Alone in Doha: OFW Fought Cancer

Sun.Star Cagayan de Oro - - Live! -

Don’t let Honey’s sweet name and equally sweet de­meanor fool you. Un­der­neath is a fierce sur­vivor with un­break­able spirit. Oc­to­ber is breast cancer aware­ness month, and I feel hon­ored that Honey Man­gu­bat trusted me to tell her story. What’s unique about her case is that she fought breast cancer alone while work­ing as an OFW for a five star ho­tel in Doha, Qatar.

In com­plete re­mis­sion now, she still con­tin­ues to fight breast cancer through her ad­vo­cacy of aware­ness. She in­vites ev­ery­one to Pink Zumba: a dance-for-a-cause on Oc­to­ber 15, Sun­day 6AM at The Rodelsa Cir­cle (Paseo del Rio, tick­ets at P150). Come in PINK to show sup­port for those in treat­ment or to re­mem­ber loved ones whose lives were lost to breast cancer.

Honey said that the best de­fense is early de­tec­tion through breast self-exam. In fact, that’s how she dis­cov­ered hers on Fe­bru­ary 2014. She nar­rated: “I was putting on my makeup, naked after show­er­ing, when I no­ticed the lump in my right breast. My left breast also looked nor­mal; how­ever, the right looked smaller, with the nip­ple slightly in­verted. I was so scared!”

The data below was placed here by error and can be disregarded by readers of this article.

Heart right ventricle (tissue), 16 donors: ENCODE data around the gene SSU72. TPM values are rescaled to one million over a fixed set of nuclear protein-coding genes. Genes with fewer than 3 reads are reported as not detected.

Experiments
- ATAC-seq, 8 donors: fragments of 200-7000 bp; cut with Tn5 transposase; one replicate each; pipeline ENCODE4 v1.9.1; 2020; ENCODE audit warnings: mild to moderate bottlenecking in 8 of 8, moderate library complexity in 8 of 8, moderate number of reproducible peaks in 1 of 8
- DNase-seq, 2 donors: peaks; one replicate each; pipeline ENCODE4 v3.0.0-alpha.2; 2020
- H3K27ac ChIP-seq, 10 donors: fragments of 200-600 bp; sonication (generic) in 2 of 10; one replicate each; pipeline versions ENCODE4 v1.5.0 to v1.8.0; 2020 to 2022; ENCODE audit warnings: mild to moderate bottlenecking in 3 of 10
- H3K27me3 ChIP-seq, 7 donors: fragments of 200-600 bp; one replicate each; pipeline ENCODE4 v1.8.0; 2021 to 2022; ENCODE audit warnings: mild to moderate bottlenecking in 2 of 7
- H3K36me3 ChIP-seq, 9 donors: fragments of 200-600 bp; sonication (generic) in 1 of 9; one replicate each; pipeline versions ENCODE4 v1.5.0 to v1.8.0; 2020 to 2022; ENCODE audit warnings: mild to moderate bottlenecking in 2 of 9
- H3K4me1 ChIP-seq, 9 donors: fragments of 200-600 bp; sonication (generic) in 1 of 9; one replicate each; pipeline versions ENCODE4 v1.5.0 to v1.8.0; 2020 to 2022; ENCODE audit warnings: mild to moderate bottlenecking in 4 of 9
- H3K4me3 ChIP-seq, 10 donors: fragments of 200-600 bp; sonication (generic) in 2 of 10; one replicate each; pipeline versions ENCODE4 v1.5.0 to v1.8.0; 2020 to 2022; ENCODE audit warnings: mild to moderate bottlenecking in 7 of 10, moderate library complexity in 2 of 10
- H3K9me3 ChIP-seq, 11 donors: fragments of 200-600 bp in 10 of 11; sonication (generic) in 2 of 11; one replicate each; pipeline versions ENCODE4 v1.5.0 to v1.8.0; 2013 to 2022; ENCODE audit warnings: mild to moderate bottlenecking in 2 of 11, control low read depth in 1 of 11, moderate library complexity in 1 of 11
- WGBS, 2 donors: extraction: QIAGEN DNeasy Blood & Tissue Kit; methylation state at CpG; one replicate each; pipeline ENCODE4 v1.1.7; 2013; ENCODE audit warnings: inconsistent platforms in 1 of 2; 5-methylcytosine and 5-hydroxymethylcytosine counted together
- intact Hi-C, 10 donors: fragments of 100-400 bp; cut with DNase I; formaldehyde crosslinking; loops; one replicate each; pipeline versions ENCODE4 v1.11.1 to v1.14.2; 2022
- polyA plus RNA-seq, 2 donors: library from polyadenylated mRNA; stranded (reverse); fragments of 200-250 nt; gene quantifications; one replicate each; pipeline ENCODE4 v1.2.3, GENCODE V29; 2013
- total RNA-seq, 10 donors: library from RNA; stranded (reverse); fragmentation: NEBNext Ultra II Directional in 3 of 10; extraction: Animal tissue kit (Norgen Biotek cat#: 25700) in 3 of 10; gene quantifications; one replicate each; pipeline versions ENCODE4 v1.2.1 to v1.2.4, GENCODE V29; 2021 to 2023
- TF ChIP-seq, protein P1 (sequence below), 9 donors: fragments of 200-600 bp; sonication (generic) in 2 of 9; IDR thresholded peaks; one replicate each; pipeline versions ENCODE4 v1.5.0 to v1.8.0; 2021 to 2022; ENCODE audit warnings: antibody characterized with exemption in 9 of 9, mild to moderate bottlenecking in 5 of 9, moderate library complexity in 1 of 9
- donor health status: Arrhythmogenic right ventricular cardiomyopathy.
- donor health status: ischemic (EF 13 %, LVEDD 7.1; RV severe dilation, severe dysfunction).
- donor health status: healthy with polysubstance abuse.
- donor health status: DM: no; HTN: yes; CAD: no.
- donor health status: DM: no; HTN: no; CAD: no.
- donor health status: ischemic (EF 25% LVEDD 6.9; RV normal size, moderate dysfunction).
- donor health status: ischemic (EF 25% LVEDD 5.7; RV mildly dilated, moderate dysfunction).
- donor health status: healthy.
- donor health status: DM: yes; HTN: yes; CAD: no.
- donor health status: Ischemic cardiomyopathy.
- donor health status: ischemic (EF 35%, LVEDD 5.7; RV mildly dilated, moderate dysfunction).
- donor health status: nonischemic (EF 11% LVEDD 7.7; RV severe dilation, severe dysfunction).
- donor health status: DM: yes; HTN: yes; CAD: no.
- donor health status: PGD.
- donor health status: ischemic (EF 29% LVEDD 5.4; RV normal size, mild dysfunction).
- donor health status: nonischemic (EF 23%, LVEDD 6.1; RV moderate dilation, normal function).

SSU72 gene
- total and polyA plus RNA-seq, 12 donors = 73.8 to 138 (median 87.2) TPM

She called the ho­tel nurse, who ad­vised to ob­serve if it will go away after her pe­riod. When it did not, Honey went to the doc­tor. She re­counted: “I was re­ferred to a sur­geon and had tests: ul­tra­sound, mam­mo­gram, fine nee­dle biopsy, core nee­dle biopsy. I’ve been pricked a lot of times. One nee­dle was re­ally big, I wanted to faint. But the most har­row­ing part was the wait. The results came after two weeks.” tech­nol­ogy I could call fam­ily when I felt down.”

Honey with her mom, Emma. The former cred­its her faith as one of her strong­est al­lies in her cancer jour­ney.

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